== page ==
But let’s be clear: you cannot depend on the market to bail you out.
With retirement close by, you do not have enough years to put your savings at great risk in the hope that outsized stock market investment returns will deliver the portfolio balance you need.
Yes, you need to invest some in equities (retirement can last for decades).
But while you may have the emotional risk tolerance to bet it all, with only a few years between now and when you may need to draw on this account, you do not have the objective risk capacity to do so.
The most significant risk to the longevity of a retirement portfolio is when you must sell investments early in your retirement in a down market.
What else should you invest in?
Your health, for one. While nothing is guaranteed, the best way to reduce your spending on medical needs in retirement is to be as healthy as possible at the start.
Every neighborhood has “that house”; the one close to falling down, lived in by an elderly person who can no longer afford its upkeep.
If you own your home and intend to keep it, use your remaining wage-earning years to get up to date on necessary (not merely cosmetic) maintenance.
You want your home as valuable and cost-efficient in retirement as possible and less of a drain on your limited cash flow.
The equity in your home is likely your largest asset in retirement; investing in your home now to maintain its market value will provide you with options in the future should you need to access a large sum of money.
And finally, Social Security.
Many Americans take Social Security when they are 62 years old. But unless you’re physically unable to work, that’s not going to be you.
You cannot afford the significant permanent reduction in monthly benefits that happens when you draw on Social Security before your full retirement age (67 for those born in 1960 or later).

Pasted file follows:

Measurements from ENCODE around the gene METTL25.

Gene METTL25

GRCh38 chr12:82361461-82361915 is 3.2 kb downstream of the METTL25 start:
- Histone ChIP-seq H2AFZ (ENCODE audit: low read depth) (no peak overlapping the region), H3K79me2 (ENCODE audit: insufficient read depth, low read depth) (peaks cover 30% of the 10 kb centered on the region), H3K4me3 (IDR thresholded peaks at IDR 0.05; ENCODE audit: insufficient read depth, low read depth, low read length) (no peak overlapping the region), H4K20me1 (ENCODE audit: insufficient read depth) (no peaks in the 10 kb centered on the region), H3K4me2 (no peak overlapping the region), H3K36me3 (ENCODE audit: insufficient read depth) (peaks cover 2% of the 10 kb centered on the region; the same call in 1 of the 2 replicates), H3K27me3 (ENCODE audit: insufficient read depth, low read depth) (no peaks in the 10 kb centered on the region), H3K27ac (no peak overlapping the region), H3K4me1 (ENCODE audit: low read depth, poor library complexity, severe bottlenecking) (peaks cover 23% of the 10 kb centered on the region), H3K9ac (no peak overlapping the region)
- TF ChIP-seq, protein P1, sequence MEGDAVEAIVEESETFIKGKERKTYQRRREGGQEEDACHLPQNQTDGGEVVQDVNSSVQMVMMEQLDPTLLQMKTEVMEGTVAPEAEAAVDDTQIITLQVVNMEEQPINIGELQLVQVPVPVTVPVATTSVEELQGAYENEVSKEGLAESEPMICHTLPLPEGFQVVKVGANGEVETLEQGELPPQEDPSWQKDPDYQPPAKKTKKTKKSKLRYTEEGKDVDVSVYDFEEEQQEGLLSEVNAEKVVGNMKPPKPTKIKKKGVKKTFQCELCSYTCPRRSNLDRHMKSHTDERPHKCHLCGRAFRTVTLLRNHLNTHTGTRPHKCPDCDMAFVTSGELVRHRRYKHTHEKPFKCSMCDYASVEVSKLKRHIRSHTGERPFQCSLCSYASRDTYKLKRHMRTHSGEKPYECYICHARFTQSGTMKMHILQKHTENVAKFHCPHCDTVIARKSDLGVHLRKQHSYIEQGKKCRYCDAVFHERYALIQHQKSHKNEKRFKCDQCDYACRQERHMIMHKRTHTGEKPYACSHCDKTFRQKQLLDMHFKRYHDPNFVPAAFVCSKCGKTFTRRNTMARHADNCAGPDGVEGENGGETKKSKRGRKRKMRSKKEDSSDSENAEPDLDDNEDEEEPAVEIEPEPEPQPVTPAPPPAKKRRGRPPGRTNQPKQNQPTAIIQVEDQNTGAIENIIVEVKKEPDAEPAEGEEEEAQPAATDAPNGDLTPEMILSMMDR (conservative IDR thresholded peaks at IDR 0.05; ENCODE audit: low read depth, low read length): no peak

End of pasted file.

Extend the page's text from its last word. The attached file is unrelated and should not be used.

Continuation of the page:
Since Medicare is not available until you are 65 years old, how would you pay for healthcare if you left your job before then?
In fact, the question to ask is: “Can I continue working past my full retirement age?” For each year that you wait until the age of 70, your benefit increases by 8%.
If you have not done so already, download your Social Security Statement and see what your likely monthly benefit will be.
While you may consider taking on a part-time job for extra money to fill a monthly income gap in your later years, that may not be an option.
Strive to beef up your retirement nest egg now to reach your retirement goals.
Does your family understand your situation?
Are you providing financial support to an adult child that you cannot afford in reality?
Facing this is incredibly emotional and difficult. While there are certain instances when not providing support would be tragic for all concerned, you’re not doing your family any favors by neglecting your own needs now only to rely on them financially in the future.
If you have children entering their college years when you’re in your late 50s or early 60s, your retirement account balance must take precedence over their tuition.
It’s a cliché, but it bears repeating: they can borrow money for college, but you cannot borrow for retirement.
In summary, here’s the playbook:
- Be prepared to change your definition of the “ideal” retirement.
- Get granular in understanding your expenses in retirement and what source of income besides Social Security you can expect.
- Eliminate as many monthly debt payments as possible before retirement. Minimize the size of the payments that will persist in retirement.
- Besides investing in employer retirement benefit plans and individual retirement accounts (IRAs), make smart investments in your health and home to protect your cash flow in retirement.
- Don’t swing for the fences with your investment account asset allocation. You can’t afford the risk to your retirement fund. Develop a sound investment strategy to strive for a reasonable rate of return.
- Know your Social Security numbers. Keep working, delaying drawing retirement benefits as long as you can.
- Communicate your situation with your family. Do not make financial commitments you cannot afford to keep. Your retirement plans must be a priority.
None of this is easy (but it won't get any easier waiting). You may face having to make difficult choices you never thought would be necessary.
However, any decision you make now will be far less painful than the alternative of no longer being able to work and then realizing you cannot afford to live with the comfort, dignity, and stability you desire.
Avoid making further retirement planning mistakes now.
Article written by Lisa Whitley, AFC®, CRPC®.
Lisa enjoys having money conversations every day with people from all backgrounds. After a long career in international development, she brings a cross-cultural dynamic to her current work to help individuals and families achieve financial wellness.